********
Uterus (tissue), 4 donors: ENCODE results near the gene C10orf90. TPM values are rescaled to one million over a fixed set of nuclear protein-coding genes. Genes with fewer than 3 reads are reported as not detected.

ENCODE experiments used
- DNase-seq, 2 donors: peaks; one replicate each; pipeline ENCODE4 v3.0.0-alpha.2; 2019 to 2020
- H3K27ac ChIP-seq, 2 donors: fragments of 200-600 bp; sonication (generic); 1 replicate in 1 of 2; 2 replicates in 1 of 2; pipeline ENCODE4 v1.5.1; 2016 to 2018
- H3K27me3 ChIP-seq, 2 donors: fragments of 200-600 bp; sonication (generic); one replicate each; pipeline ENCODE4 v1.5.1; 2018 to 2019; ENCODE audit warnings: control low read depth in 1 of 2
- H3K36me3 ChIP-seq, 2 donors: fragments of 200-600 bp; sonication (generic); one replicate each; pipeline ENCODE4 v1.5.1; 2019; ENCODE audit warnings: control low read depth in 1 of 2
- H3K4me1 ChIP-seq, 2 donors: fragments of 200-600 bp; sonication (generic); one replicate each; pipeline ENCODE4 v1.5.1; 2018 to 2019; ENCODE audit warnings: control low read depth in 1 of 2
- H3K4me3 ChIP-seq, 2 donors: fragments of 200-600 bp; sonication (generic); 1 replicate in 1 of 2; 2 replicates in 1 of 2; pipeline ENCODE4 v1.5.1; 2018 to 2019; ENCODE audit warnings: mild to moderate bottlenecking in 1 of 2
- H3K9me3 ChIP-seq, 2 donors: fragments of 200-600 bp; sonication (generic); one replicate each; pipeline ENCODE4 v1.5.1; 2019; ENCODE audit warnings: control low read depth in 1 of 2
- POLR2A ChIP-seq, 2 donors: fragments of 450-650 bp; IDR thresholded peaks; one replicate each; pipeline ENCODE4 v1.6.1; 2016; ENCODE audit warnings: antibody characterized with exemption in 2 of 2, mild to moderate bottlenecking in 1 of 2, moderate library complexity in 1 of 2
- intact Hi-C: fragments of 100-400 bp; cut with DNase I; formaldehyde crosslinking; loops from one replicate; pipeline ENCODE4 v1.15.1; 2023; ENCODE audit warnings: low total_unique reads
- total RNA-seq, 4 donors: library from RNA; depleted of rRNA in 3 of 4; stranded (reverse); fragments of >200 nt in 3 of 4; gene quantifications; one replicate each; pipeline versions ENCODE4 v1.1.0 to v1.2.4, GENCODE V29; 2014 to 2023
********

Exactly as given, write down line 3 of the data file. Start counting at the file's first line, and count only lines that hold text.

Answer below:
- DNase-seq, 2 donors: peaks; one replicate each; pipeline ENCODE4 v3.0.0-alpha.2; 2019 to 2020